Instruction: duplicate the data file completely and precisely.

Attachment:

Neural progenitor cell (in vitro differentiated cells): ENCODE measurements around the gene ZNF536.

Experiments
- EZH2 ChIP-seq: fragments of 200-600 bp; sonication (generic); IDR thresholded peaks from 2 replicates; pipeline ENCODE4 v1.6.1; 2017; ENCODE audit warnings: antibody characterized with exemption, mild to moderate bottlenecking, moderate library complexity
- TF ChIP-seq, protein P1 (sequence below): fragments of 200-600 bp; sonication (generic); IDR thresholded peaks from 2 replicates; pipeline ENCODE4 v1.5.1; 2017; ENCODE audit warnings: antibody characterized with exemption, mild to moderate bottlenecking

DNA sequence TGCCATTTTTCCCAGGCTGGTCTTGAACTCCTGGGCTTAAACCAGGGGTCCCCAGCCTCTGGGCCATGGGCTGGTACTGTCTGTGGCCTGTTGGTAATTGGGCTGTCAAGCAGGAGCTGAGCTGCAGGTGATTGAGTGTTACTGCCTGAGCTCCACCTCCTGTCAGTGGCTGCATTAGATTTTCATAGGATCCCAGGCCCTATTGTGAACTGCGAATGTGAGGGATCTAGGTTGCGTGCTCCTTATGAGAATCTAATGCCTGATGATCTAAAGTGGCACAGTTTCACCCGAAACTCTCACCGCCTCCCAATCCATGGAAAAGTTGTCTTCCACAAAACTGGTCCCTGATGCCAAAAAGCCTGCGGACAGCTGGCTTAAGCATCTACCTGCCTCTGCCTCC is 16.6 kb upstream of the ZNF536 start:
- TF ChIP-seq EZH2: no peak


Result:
Neural progenitor cell (in vitro differentiated cells): ENCODE measurements around the gene ZNF536.

Experiments
- EZH2 ChIP-seq: fragments of 200-600 bp; sonication (generic); IDR thresholded peaks from 2 replicates; pipeline ENCODE4 v1.6.1; 2017; ENCODE audit warnings: antibody characterized with exemption, mild to moderate bottlenecking, moderate library complexity
- TF ChIP-seq, protein P1 (sequence below): fragments of 200-600 bp; sonication (generic); IDR thresholded peaks from 2 replicates; pipeline ENCODE4 v1.5.1; 2017; ENCODE audit warnings: antibody characterized with exemption, mild to moderate bottlenecking

DNA sequence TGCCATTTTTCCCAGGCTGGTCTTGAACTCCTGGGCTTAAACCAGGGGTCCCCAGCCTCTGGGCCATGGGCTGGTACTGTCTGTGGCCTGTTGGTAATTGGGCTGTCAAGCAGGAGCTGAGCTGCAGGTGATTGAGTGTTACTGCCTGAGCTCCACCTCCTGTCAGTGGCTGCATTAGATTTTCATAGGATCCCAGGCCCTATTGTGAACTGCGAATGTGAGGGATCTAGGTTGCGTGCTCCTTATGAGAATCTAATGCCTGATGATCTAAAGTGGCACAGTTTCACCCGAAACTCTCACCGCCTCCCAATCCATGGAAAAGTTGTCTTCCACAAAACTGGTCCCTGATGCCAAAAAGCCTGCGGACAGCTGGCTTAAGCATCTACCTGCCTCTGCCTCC is 16.6 kb upstream of the ZNF536 start:
- TF ChIP-seq EZH2: no peak